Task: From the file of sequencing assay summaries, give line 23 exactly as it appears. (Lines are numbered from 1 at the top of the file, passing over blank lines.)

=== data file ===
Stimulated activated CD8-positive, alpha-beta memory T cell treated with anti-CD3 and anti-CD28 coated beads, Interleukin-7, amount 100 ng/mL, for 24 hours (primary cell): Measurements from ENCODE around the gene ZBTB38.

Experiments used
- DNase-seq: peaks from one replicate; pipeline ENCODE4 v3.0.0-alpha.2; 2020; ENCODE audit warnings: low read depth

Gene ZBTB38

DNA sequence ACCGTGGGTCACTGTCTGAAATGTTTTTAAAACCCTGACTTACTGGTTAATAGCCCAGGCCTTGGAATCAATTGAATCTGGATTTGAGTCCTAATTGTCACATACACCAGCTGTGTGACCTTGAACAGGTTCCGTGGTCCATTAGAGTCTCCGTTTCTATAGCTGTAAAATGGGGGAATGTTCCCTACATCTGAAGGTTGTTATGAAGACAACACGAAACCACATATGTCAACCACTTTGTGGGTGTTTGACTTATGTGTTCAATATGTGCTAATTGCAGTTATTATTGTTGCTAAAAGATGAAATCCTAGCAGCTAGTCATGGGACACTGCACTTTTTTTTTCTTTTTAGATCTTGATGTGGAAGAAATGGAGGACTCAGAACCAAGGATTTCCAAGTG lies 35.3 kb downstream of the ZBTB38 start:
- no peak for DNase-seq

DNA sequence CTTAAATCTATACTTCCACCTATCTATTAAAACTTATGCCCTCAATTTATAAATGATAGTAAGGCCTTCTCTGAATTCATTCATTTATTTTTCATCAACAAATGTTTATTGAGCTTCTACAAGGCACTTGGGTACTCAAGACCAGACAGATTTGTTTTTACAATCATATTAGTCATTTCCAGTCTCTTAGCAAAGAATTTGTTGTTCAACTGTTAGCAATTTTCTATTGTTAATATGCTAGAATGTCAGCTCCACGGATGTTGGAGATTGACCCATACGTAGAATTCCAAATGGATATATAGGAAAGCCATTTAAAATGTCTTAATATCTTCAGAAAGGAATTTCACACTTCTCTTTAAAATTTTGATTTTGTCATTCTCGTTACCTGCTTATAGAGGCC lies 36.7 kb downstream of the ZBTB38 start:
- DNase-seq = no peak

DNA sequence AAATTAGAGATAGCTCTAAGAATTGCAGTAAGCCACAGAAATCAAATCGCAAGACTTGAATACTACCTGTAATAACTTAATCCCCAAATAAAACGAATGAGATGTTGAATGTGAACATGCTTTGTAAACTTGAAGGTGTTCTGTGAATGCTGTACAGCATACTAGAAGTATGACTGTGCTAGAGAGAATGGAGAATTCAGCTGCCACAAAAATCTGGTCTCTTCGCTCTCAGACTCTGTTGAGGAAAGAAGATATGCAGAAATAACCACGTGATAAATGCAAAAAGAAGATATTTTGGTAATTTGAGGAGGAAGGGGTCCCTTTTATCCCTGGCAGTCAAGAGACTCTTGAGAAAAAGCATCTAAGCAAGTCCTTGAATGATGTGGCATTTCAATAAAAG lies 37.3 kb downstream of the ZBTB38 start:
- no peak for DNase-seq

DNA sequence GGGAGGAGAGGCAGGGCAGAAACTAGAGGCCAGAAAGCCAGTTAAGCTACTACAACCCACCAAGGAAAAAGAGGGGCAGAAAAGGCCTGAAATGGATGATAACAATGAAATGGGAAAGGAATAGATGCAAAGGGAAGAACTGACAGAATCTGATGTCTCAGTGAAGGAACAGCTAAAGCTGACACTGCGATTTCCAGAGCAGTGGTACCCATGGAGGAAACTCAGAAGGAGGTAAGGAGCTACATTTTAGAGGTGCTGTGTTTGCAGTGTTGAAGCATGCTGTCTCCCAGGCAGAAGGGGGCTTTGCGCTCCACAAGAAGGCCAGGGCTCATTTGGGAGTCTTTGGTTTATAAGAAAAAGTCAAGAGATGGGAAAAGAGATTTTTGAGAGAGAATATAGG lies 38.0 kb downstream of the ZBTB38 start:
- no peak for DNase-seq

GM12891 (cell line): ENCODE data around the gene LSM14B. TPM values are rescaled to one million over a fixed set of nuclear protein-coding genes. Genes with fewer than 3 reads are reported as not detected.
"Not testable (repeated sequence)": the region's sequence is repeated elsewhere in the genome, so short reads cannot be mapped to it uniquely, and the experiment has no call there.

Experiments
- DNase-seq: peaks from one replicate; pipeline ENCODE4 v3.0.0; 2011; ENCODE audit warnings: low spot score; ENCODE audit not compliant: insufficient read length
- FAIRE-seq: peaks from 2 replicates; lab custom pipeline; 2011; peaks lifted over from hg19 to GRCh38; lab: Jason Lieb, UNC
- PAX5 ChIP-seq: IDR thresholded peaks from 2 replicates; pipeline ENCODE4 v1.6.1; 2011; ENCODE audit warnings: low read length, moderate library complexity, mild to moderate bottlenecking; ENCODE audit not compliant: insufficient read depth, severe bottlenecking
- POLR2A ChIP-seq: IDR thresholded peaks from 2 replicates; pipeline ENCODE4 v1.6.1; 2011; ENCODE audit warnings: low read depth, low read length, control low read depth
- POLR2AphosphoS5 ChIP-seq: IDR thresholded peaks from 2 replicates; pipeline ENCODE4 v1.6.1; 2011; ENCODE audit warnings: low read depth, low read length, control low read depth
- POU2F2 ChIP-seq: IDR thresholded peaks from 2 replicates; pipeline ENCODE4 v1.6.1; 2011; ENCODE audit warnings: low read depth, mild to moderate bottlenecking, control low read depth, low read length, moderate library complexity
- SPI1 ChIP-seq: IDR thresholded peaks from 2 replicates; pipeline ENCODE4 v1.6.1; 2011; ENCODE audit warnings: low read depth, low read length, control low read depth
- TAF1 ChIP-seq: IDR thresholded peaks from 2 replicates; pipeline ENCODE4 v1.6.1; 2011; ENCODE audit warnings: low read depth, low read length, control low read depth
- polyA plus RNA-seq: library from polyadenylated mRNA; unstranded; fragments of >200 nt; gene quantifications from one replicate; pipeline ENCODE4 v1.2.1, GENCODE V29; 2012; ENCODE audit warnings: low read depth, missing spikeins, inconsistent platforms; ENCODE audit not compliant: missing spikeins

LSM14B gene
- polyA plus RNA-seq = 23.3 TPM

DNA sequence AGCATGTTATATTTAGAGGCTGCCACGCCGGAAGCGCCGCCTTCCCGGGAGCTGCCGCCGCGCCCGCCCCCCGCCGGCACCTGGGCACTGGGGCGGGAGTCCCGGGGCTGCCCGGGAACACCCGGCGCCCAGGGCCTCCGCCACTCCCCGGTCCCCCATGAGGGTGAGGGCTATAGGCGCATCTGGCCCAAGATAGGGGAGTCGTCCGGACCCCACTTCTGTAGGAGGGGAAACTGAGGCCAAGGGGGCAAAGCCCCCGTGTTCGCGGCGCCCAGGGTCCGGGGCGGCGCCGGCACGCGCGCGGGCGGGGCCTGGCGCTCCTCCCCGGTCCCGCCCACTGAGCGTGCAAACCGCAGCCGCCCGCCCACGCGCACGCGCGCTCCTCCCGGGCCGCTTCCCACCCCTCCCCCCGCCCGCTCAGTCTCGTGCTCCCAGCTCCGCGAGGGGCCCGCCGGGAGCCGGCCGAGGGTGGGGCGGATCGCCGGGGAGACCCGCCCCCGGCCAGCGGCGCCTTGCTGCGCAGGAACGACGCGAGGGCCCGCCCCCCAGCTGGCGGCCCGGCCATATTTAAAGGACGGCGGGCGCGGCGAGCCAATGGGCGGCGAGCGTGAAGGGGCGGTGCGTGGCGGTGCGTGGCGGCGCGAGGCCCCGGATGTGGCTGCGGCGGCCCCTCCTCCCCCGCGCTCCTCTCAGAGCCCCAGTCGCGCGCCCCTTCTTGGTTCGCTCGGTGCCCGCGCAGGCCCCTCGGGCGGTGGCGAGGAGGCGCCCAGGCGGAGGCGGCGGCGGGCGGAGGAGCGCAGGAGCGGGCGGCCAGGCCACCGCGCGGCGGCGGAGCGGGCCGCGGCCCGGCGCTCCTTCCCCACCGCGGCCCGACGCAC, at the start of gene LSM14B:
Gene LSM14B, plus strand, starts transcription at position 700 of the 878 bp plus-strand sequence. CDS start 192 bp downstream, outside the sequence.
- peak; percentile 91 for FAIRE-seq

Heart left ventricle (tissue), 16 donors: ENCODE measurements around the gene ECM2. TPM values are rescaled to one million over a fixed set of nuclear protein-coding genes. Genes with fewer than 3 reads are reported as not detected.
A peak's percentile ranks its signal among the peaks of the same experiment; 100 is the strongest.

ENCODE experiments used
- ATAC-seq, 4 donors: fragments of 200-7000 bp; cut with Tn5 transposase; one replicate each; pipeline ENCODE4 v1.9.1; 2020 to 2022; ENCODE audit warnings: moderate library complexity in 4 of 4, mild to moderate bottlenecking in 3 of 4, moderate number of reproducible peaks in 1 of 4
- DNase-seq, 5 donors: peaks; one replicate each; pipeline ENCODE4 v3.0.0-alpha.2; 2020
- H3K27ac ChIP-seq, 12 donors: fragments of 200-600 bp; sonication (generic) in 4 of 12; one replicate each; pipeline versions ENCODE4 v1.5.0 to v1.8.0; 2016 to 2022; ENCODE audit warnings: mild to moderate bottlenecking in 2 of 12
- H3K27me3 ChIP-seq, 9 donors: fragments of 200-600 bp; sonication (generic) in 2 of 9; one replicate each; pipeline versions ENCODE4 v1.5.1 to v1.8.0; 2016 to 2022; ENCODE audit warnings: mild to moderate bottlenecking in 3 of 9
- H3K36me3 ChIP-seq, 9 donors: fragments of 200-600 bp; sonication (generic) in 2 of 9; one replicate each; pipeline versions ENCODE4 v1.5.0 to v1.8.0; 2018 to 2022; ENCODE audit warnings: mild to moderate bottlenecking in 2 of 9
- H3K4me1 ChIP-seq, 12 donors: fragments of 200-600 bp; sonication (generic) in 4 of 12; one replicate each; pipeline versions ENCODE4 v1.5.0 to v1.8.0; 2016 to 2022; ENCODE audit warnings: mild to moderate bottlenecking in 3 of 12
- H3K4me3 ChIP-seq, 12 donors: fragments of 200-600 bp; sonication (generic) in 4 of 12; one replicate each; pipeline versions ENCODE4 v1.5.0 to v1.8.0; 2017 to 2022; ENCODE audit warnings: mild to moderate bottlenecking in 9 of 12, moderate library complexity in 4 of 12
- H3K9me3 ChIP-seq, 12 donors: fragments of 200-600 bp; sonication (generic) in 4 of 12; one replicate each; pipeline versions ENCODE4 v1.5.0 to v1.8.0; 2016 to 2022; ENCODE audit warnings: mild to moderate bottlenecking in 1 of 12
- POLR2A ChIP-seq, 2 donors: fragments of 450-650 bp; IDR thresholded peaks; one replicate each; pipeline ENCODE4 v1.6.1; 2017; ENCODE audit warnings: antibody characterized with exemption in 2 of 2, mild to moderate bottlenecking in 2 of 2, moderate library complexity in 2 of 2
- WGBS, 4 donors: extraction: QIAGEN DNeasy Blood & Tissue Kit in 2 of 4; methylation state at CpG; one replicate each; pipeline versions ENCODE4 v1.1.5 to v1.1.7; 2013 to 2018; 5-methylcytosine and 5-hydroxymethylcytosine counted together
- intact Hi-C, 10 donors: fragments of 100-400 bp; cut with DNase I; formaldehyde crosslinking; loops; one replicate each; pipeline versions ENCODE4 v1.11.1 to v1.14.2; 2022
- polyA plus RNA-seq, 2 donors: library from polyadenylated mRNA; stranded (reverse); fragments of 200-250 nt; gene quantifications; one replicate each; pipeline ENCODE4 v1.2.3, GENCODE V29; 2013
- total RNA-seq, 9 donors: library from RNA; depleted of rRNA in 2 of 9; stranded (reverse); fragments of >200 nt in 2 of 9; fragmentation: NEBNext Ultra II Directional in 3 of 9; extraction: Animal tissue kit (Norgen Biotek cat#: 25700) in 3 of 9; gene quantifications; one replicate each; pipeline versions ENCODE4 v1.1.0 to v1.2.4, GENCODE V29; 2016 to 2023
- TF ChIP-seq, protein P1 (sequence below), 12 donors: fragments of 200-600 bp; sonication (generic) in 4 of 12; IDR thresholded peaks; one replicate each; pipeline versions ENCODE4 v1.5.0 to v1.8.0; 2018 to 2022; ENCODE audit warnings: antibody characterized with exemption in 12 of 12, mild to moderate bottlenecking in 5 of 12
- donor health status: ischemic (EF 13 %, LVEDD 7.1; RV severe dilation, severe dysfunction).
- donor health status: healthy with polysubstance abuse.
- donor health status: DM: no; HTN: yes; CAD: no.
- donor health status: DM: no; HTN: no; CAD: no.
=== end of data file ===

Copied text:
- TAF1 ChIP-seq: IDR thresholded peaks from 2 replicates; pipeline ENCODE4 v1.6.1; 2011; ENCODE audit warnings: low read depth, low read length, control low read depth